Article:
There were a number of influences on my line of thinking at the time: in part, there was the housing estate I lived on, which was notorious for its rough reputation and higher-than-the-national average number of drug users and other crime statistics. I'd also had a discussion with friends at the MKRPG about the tendency for otherwise quite ordinary games to stick in something gonzo simply to attract potential players and how we were fed up with 'laser sharking': why couldn't a game with a realistic setting be as engaging as a game with a fantastic one?
With this in mind, and inspired by the success of N2D, I started toying around with ideas about what a full-on game of urban life would look like: what sort of characters would you have? What would they do? What would the players do? What would the whole thing be about? It seemed clear that a crime drama with soap-opera elements would provide the most interesting situations to play through, but I didn't want to focus on a single crime or even a series of crimes committed by a single gang: I wanted a game about the people who committed the crimes, not the crimes themselves. I was more interested in a big picture game that allowed for the exploration of a complete life rather than just generating scenarios based around hard moral choices: I wanted a serial, not a movie.
I started doodling with mechanics on my A4 pad, scribbling down ideas for rules that would motivate and support the style of play I was aiming for: the fist thing I hit upon was that the game needed to motivate the players to take risks in order to receive rewards, but at the same time this would tend to shorten the shelf-life of the characters. It's easy to sit back and not care about the consequences your actions as a player have for the characters and while 'drive it like you stole it' is a valid play-style, in order to sustain play over the long-term, players had to want to keep their characters for as long as possible, whilst also seeing them succeed at their endeavours.
The first solution to this was to have each session represent a long time in the characters' lives, say six months to a year, which leads me to the similarity to board games that emerged: in many of these, most notably Agricola, one round of play equates approximately to a single season, with all the actions taken by the players in that round being efforts made by their 'characters' over that season. Taking this approach as a model, I started looking at the resources the players would have to play with, the goals they would be trying to attain and the methods by which they could convert the former into the latter. This proto-draft, with a working title of Pond Life (reflecting what eventually became the motto for The 'Hood, 'big fish in a small pond.') used a set of 'jobs', each of which was a modular expression of the rules, that enabled you to attempt to gain progress towards a goal, either directly or by converting resources you had gained from other, easier jobs. For example, one job might be 'Rob the bank', which would earn you lots of dough, but also a lot of heat and carried a strong risk of injury; an easier one might be 'Deal in stolen goods', which gained you less dough and less heat, with no risk of being injured. The other key resource you could gain was 'reputation' and there were jobs that allowed you to spend dough and reputation to advance your character or open up new jobs with greater risks & rewards.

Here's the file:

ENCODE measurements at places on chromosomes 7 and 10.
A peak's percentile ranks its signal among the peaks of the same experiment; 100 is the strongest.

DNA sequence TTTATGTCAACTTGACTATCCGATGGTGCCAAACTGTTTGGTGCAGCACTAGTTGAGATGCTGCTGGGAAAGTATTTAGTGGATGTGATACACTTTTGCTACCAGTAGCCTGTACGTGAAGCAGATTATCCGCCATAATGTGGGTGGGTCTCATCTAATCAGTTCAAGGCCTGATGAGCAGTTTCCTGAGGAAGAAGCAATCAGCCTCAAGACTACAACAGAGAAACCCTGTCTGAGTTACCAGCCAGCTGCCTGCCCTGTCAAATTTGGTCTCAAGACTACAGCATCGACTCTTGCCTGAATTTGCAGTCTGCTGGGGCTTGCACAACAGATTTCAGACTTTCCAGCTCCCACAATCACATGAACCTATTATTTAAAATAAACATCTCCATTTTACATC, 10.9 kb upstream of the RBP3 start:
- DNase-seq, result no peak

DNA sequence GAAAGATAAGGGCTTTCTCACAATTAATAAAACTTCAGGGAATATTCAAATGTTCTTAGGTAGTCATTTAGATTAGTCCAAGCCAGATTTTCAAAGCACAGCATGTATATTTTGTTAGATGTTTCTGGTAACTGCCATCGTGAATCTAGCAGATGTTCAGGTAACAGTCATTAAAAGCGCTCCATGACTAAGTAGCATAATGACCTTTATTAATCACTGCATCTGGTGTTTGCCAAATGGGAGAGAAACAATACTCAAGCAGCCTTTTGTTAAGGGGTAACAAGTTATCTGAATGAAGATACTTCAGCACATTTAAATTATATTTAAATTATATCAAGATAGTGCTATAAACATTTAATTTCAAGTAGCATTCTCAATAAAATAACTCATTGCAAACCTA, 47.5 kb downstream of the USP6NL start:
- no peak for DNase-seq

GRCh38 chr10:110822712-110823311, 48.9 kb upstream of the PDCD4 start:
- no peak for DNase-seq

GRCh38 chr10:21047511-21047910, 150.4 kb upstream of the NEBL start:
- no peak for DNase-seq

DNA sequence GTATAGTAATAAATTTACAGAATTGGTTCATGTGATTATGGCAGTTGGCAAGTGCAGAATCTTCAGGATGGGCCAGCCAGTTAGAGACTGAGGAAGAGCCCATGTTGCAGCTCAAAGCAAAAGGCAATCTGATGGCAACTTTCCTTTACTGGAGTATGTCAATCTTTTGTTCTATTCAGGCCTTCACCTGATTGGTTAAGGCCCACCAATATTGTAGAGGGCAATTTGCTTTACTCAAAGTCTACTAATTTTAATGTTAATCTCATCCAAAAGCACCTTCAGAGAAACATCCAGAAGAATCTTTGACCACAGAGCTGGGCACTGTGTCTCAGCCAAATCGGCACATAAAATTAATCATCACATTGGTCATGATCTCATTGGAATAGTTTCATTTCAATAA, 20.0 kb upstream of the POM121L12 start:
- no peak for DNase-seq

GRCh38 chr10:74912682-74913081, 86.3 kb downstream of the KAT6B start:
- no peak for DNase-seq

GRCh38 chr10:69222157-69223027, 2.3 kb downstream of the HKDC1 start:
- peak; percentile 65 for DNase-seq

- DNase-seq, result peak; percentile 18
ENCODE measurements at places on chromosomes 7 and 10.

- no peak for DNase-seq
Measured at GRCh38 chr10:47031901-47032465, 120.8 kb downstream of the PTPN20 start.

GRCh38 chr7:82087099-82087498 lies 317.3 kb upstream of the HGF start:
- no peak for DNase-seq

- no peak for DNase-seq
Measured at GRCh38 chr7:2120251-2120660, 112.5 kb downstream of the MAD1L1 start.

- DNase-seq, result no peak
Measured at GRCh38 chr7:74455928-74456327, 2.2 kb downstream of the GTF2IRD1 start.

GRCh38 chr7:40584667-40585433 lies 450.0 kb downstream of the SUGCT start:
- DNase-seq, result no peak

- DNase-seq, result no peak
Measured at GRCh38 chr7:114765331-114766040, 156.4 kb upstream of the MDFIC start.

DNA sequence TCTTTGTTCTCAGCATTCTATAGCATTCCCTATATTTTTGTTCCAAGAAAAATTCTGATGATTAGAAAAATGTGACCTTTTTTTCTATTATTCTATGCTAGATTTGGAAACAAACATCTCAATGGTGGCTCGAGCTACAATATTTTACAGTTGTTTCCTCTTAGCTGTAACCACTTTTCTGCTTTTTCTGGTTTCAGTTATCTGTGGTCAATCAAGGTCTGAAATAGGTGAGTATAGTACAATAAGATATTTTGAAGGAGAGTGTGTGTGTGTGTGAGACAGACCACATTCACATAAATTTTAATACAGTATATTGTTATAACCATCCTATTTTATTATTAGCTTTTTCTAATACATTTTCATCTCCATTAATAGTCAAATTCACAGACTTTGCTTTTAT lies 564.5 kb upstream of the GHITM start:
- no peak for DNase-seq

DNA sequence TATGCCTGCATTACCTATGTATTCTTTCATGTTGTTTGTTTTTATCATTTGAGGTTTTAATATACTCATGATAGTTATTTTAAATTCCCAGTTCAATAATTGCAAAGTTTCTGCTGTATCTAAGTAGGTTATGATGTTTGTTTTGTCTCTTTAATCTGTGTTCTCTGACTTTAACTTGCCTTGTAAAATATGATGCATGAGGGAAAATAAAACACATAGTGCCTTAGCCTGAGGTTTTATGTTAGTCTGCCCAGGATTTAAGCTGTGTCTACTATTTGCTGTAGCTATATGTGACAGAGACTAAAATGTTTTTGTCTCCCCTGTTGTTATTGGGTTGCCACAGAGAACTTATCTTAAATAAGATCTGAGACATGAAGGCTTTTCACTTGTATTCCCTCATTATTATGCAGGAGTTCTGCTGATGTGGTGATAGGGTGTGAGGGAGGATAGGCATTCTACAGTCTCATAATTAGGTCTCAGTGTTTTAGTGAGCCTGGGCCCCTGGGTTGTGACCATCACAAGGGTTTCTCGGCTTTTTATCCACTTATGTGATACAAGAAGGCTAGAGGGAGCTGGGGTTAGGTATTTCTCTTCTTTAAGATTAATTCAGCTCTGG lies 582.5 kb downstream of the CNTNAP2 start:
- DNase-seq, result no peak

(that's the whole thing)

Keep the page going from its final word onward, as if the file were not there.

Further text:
Obviously, there was a bit of crunch to this system but not a huge amount, as the stats involved were quite simple and the jobs used standard templates for working out the risk and reward, e.g. some gave you a fixed but low reward, some let you gamble to gain a higher reward, some let you simply spend 2x to gain y and so on. The bigger problem I had with this line of development was that it made everything a strategic decision: at any point in play, there was always going to be a logically optimal choice, so what was to stop players from doing that? If they were free to choose any job on their turn, the whole thing became an exercise in parlour narration, like barking each time you moved the little dog around the board while playing Monopoly. That's the point at which I started thinking about hacking an existing system instead of creating one from scratch, which lead neatly to the use of Apocalypse World: immediately that I thought of this, I could see that it scored on several grounds:
- Simple stats and advancement
- Very clearly defined 'jobs', i.e. moves.
- Strong character types with unique specialties.
- A tight marriage between mechanics and story, neither benefiting at the expense of the other.